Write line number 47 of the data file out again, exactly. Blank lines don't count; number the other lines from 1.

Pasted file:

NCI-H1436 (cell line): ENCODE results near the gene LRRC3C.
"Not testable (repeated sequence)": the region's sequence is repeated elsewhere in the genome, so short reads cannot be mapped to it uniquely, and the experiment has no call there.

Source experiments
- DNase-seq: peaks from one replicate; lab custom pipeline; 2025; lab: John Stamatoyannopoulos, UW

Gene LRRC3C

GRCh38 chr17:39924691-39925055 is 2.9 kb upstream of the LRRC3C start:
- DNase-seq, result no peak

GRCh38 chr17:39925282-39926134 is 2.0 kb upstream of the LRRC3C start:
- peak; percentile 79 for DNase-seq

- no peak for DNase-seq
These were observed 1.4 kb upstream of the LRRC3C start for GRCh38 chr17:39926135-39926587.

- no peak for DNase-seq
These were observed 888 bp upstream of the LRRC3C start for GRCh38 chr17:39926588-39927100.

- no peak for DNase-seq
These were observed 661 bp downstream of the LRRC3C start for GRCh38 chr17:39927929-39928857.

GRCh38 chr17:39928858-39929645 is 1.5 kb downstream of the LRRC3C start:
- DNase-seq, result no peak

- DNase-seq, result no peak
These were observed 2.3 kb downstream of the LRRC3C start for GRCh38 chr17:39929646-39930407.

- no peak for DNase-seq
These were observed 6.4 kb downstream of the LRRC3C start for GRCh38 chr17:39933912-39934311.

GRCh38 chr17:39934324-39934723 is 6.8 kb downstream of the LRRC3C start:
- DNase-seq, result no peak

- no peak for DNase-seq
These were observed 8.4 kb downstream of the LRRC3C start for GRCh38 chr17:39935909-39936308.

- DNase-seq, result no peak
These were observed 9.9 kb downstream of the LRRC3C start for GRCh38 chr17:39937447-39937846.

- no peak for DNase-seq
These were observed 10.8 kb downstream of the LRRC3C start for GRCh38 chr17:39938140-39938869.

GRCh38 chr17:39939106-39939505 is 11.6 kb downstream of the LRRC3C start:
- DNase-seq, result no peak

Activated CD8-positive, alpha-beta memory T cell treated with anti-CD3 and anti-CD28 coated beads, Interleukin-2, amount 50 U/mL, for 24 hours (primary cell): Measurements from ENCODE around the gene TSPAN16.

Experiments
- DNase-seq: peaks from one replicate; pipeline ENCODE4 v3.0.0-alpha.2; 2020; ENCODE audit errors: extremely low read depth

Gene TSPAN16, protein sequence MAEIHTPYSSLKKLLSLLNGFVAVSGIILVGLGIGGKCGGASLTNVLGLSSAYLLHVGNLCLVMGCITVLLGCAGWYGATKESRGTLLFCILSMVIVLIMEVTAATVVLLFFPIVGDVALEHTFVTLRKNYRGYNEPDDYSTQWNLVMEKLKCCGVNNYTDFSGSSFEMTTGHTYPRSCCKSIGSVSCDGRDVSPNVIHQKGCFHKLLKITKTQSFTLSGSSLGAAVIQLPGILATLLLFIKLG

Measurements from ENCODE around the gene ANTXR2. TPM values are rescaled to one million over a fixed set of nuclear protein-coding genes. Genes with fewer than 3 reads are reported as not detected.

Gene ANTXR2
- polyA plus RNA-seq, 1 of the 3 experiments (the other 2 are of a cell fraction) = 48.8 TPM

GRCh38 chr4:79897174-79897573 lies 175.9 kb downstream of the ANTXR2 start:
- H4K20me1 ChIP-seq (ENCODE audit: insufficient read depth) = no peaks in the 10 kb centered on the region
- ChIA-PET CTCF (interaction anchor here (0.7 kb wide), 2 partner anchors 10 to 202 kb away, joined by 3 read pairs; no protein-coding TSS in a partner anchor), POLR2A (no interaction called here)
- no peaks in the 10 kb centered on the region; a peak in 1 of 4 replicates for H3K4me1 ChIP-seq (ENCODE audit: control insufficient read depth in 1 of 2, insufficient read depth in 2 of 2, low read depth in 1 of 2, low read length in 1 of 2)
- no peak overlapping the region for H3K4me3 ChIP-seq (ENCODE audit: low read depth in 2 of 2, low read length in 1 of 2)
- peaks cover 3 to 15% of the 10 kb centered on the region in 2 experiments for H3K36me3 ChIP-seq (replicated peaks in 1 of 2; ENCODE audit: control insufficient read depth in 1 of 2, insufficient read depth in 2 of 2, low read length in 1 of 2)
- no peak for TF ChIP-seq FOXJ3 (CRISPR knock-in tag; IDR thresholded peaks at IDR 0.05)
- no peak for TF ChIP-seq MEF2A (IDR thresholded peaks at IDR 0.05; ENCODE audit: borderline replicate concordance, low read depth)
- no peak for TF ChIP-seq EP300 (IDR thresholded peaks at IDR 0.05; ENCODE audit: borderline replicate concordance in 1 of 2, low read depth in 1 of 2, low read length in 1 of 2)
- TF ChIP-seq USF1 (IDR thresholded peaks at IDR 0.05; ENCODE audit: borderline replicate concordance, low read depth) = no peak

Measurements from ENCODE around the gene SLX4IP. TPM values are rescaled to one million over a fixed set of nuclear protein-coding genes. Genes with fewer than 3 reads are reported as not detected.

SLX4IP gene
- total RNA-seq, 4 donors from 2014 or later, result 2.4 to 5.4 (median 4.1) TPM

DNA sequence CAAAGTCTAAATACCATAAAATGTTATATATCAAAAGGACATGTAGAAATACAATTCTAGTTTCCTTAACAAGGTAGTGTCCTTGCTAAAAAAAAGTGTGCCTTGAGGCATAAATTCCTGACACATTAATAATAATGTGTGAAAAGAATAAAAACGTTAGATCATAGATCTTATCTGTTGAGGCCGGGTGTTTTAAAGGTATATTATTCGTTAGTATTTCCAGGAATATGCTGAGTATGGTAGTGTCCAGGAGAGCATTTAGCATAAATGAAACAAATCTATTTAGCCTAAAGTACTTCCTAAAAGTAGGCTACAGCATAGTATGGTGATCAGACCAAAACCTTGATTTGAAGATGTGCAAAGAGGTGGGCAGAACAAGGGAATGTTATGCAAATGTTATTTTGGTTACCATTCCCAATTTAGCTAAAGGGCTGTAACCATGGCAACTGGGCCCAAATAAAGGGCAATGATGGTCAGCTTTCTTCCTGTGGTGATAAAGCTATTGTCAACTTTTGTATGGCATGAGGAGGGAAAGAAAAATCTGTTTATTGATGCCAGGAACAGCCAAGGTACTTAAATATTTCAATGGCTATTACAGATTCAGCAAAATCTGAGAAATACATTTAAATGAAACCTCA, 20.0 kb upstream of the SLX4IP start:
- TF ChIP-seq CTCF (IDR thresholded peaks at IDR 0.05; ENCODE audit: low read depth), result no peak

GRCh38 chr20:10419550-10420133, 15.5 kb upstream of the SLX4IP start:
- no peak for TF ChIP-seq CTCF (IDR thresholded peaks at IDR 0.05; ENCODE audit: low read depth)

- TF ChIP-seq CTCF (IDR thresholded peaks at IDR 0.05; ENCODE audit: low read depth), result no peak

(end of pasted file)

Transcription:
- no peak for TF ChIP-seq EP300 (IDR thresholded peaks at IDR 0.05; ENCODE audit: borderline replicate concordance in 1 of 2, low read depth in 1 of 2, low read length in 1 of 2)